Tuesday, 23 June 2015

Atlas Prophylaxis


Dr. med. Rainer M. M. Seibel

Mülheimer Radiologie Institut [Mülheimer Institute of Radiology]

45470 Mülheim an der Ruhr
Date: 08 December 2009

Expert Report on René-C. Schümperli’s Atlas Prophylaxis

In April 2006, we launched a research study about René-C. Schümperli’s Atlas Prophylaxis at our university institute. We examined a total of 114 subjects in this study. The initial evaluation of the data has been completed. The academic publication of these findings is anticipated for the near future. We conducted an MRI (nuclear magnetic resonance) examination of the cervical spine with special attention to the atlas. Afterwards, an atlas prophylaxis was performed. Subsequently, we conducted a follow-up MRI examination of the cervical spine.

The atlas is the first cervical vertebra and together with the joint surfaces of the occiput, it forms the craniocervical joint. Together with the second cervical vertebra, the axis, the occiput and the atlas constitute a major functional unit of the locomotor apparatus and the spine.

In contrast to its importance, the atlas has generally occupied a lowly position in radiological diagnostics, since there are no intervertebral discs in the first or the second craniocervical joints, and thus no disc prolapse can occur at this level. Instead, there is only cartilage between these joints and ligamentous connections. A number of short and long neck muscles allow great mobility for the head. Fractures of the first cervical spine are relatively rare and are generally seen only with specific types of injuries, such as swimming pool trauma, and even in these cases, fractures of the second cervical vertebra (the axis) are significantly more common. In this type of injury, the head is compressed upon the spine. The type of fracture known as Jefferson’s fracture (1) is a "burst" type fracture, where parts of the atlas joint are displaced laterally. Neurological symptoms do not typically occur, since the spinal canal is very broad at this level and broken fragments of the atlas do not penetrate into the spinal cord of the spinal canal. (Figure 1).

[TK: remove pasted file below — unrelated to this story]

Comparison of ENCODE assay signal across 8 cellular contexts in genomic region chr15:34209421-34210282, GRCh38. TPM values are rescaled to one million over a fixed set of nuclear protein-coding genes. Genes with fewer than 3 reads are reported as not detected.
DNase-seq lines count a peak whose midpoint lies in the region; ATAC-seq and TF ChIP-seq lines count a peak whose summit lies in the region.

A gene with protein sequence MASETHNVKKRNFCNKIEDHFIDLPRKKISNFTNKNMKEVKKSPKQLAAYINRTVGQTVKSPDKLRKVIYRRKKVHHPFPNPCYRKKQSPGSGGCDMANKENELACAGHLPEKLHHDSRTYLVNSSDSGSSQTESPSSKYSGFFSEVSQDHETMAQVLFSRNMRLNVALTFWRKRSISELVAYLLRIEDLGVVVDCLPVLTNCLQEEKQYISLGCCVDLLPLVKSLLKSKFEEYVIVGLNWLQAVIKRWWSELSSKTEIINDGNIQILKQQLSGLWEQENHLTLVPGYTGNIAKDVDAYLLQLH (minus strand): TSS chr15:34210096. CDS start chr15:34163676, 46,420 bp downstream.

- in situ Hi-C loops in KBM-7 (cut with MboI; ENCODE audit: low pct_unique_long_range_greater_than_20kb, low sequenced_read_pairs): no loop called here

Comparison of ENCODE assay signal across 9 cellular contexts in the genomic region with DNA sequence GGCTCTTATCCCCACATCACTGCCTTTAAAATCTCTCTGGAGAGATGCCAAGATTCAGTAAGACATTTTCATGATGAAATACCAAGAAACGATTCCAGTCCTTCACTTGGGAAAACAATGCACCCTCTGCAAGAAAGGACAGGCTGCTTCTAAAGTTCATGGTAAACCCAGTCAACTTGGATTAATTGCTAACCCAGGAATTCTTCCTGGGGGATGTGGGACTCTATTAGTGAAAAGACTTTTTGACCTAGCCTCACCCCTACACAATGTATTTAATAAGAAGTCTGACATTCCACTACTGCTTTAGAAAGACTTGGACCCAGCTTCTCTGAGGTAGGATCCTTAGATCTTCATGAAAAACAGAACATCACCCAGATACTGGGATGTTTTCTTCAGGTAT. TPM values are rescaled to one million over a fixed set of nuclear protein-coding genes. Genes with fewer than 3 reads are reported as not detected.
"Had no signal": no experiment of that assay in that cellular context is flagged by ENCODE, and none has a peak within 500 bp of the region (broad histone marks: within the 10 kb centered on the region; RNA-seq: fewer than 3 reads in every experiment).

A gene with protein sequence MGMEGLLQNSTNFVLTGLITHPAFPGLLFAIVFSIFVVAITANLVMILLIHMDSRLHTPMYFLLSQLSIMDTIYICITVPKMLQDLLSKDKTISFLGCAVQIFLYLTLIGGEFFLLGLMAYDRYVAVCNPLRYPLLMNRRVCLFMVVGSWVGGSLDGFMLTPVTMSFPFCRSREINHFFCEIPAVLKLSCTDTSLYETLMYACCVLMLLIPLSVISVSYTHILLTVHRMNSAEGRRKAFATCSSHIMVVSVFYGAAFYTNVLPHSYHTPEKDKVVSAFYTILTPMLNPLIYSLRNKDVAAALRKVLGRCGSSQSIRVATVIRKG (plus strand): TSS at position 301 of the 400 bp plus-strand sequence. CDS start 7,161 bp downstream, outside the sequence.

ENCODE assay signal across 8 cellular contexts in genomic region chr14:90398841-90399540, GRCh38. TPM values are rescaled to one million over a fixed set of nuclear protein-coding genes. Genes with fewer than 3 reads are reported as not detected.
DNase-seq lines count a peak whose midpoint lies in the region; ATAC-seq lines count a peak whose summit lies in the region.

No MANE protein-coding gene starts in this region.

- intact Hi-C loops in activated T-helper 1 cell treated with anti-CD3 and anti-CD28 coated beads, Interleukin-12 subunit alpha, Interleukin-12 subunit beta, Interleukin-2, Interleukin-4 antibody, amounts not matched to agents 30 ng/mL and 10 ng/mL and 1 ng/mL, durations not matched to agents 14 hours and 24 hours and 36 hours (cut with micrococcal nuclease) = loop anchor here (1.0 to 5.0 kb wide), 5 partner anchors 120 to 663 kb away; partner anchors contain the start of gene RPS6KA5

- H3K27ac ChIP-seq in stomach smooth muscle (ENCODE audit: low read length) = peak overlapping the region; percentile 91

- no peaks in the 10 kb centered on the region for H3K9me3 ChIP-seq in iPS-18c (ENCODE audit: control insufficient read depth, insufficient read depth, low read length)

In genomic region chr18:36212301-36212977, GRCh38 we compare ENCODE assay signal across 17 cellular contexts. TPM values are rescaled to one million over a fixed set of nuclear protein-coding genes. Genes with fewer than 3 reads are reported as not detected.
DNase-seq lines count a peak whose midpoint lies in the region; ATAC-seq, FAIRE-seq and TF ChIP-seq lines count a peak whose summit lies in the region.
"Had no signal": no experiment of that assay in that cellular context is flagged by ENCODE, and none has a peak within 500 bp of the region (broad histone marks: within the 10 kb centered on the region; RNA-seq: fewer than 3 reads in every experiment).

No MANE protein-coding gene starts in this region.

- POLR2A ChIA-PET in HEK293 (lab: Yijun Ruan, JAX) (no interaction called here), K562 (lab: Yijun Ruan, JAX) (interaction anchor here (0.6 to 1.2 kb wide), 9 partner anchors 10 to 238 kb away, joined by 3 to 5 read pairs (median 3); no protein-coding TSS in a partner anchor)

Fig. 1 Jefferson fracture of the atlas with displacement of the lateral portions. The vertebral arteries are also displaced as a result of this type of fracture. As a result of the arch of the atlas, which enables some injury-free mobility

of the arteries during normal rotation of the head, there is sufficient compensatory capacity available to prevent tears of the vertebral arteries at this level.